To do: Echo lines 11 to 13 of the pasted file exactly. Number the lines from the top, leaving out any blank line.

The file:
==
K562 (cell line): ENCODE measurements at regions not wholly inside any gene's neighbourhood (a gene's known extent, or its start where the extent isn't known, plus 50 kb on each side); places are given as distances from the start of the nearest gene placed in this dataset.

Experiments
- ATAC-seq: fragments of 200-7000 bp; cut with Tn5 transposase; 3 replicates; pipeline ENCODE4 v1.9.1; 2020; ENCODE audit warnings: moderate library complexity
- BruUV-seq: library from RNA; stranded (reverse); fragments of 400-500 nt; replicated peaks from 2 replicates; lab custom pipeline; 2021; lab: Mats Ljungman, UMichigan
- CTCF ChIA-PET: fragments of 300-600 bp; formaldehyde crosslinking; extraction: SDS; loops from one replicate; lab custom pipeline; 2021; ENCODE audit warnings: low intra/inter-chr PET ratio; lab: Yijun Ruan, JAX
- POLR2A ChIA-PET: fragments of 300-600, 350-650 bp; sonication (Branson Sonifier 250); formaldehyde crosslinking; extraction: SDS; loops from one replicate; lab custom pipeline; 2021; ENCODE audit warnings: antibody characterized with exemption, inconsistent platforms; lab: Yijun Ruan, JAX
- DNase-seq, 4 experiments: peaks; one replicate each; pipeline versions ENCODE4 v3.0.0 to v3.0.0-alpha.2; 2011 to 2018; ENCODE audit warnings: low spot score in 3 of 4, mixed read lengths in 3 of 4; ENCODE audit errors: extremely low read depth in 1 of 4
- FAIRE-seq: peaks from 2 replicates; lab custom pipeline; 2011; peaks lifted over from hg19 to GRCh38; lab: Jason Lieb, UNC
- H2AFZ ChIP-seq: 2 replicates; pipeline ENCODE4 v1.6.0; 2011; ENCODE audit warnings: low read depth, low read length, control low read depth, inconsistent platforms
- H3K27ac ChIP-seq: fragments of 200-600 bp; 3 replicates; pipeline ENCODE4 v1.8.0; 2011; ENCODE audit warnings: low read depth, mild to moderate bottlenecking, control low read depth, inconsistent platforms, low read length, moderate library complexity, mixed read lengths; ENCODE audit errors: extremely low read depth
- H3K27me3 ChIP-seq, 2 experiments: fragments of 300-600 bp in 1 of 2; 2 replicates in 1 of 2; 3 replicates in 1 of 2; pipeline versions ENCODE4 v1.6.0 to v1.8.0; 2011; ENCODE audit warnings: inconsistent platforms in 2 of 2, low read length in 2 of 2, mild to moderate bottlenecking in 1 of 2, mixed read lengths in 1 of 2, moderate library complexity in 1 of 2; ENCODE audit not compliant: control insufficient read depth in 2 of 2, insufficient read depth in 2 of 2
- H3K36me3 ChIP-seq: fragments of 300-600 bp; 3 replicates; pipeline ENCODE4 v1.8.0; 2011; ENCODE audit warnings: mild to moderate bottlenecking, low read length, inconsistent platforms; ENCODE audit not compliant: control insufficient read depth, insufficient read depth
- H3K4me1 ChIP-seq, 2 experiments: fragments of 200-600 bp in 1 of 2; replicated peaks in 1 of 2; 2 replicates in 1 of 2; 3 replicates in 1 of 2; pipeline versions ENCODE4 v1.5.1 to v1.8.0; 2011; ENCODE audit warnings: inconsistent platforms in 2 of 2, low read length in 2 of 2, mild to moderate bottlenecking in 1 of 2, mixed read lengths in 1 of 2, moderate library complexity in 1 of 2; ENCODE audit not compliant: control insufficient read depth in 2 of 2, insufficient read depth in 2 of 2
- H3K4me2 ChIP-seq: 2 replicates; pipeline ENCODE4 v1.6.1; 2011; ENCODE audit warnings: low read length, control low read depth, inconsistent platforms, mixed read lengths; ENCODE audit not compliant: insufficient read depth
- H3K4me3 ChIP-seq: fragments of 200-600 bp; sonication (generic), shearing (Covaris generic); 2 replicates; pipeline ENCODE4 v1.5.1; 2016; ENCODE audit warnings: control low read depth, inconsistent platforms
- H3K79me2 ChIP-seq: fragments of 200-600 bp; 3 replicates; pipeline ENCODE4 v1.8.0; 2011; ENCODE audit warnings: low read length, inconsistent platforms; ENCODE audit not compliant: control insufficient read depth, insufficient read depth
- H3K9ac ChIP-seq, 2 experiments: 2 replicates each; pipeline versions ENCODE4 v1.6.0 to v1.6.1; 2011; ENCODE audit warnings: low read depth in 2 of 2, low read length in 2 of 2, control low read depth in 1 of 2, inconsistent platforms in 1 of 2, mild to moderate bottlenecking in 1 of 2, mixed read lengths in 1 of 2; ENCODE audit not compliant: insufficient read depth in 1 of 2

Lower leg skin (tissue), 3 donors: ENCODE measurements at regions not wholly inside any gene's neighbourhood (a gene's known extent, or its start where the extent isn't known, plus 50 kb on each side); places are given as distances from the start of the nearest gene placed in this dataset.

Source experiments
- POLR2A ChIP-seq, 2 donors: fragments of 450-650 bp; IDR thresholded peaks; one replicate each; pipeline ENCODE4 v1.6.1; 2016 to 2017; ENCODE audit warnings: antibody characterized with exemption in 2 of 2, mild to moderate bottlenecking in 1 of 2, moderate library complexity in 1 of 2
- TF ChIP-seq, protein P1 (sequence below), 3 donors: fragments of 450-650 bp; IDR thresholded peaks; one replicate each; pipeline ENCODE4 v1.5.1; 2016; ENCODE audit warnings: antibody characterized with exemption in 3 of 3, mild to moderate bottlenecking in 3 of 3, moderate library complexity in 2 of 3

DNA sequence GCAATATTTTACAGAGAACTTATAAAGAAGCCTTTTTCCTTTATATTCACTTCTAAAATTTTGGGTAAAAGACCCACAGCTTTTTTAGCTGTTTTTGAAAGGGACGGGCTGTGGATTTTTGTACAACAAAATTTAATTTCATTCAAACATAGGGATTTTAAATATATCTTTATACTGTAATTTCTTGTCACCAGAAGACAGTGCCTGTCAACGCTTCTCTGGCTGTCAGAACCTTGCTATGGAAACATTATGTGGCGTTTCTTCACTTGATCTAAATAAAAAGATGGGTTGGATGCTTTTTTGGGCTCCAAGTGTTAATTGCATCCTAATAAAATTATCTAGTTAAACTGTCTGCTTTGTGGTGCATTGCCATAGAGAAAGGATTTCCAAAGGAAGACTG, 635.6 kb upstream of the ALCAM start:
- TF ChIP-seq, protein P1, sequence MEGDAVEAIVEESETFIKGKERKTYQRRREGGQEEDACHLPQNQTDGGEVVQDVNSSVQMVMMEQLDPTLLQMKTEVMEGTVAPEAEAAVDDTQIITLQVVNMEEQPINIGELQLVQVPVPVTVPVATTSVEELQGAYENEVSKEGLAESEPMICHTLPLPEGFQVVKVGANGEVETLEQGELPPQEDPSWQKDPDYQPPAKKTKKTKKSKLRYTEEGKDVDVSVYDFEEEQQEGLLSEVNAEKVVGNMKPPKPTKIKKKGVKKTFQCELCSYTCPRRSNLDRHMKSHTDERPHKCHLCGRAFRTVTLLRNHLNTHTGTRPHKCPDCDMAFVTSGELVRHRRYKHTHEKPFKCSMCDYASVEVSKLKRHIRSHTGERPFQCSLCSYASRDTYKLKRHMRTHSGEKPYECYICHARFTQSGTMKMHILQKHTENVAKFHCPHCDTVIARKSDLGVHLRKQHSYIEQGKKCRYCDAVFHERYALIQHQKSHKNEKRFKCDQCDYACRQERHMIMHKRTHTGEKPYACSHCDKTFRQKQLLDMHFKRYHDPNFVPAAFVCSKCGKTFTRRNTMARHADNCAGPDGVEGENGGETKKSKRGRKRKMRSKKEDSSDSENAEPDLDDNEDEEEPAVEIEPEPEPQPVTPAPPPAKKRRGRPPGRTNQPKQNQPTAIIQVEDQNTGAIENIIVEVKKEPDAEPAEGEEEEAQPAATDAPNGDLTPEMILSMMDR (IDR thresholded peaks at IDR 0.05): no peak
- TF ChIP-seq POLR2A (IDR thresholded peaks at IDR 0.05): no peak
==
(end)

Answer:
- H3K27me3 ChIP-seq, 2 experiments: fragments of 300-600 bp in 1 of 2; 2 replicates in 1 of 2; 3 replicates in 1 of 2; pipeline versions ENCODE4 v1.6.0 to v1.8.0; 2011; ENCODE audit warnings: inconsistent platforms in 2 of 2, low read length in 2 of 2, mild to moderate bottlenecking in 1 of 2, mixed read lengths in 1 of 2, moderate library complexity in 1 of 2; ENCODE audit not compliant: control insufficient read depth in 2 of 2, insufficient read depth in 2 of 2
- H3K36me3 ChIP-seq: fragments of 300-600 bp; 3 replicates; pipeline ENCODE4 v1.8.0; 2011; ENCODE audit warnings: mild to moderate bottlenecking, low read length, inconsistent platforms; ENCODE audit not compliant: control insufficient read depth, insufficient read depth
- H3K4me1 ChIP-seq, 2 experiments: fragments of 200-600 bp in 1 of 2; replicated peaks in 1 of 2; 2 replicates in 1 of 2; 3 replicates in 1 of 2; pipeline versions ENCODE4 v1.5.1 to v1.8.0; 2011; ENCODE audit warnings: inconsistent platforms in 2 of 2, low read length in 2 of 2, mild to moderate bottlenecking in 1 of 2, mixed read lengths in 1 of 2, moderate library complexity in 1 of 2; ENCODE audit not compliant: control insufficient read depth in 2 of 2, insufficient read depth in 2 of 2